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MR screening moves into CT void


Some walk-in CT clinics in the U.S. may be closing their doors, but the concept of consumer-led preventive imaging is far from dead, particularly in Asia. Interest there is switching to MR as a screening tool to reassure "the worried well" and reveal dormant disease.

During the last four years, for example, more than 4000 people have undergone a whole-body MR exam at the Imaging Center at Veterans General Hospital (VGH) in Taipei, Taiwan. Self-referrals account for most whole-body MR exams, which are available to anyone who can pay ($US1000 for complete tumor survey and another $US1000 for neurovascular or cardiac assessment).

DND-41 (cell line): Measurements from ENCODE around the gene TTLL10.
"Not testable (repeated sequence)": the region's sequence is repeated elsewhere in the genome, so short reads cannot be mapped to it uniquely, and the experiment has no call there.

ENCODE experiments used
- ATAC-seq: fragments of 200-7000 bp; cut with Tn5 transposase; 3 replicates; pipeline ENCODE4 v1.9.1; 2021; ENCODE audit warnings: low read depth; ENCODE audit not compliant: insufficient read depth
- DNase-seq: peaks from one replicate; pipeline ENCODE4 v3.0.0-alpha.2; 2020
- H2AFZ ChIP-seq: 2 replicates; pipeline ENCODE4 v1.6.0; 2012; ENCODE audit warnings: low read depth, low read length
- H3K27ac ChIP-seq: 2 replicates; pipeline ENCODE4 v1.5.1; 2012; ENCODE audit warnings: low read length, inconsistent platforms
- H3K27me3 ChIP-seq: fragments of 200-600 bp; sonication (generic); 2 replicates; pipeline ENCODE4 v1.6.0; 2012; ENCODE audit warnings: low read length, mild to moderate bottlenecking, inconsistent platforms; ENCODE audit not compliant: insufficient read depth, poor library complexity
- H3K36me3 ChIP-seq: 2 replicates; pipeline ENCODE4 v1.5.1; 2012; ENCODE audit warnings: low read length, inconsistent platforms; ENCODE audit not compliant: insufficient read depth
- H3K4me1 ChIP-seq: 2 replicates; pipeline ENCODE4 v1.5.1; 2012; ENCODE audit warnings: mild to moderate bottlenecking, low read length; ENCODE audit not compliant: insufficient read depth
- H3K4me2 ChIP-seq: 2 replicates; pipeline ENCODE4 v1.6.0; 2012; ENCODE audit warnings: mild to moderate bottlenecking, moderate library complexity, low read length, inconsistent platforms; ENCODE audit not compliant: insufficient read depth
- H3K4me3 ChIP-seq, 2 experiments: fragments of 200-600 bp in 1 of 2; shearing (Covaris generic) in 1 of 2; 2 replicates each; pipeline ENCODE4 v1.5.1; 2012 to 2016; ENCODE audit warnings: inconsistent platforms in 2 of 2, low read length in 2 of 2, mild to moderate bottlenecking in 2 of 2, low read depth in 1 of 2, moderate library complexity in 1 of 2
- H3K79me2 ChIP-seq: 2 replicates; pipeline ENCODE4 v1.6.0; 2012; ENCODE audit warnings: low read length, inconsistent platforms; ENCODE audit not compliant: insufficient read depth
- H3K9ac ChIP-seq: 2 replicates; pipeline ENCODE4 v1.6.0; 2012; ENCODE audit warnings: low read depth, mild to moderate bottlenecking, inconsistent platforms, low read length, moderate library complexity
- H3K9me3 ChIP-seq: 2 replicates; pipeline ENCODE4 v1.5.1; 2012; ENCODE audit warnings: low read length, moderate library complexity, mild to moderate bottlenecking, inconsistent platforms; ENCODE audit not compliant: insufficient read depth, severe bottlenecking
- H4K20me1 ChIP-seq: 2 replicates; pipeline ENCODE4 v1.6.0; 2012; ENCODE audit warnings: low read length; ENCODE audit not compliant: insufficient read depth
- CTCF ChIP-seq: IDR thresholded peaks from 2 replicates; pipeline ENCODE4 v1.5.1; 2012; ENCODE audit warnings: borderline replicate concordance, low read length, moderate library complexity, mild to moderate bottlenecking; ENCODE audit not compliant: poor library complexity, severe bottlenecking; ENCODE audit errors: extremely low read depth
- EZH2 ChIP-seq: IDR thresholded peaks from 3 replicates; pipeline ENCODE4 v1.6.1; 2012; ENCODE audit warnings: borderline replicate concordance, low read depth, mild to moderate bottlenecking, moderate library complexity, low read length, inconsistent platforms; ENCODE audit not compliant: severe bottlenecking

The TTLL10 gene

Charles H. Cheng, Ph.D., an attending physician in the VGH radiology department, acknowledges that the screening program will attract criticism, but he insists that the whole-body scans will do more good than harm.

"Many people from countries that have comprehensive primary healthcare systems misunderstand what we are doing. They do not realize that what works in Asia is sometimes different from what works elsewhere," Cheng said at the 2004 Asian and Oceanian Congress of Radiology.

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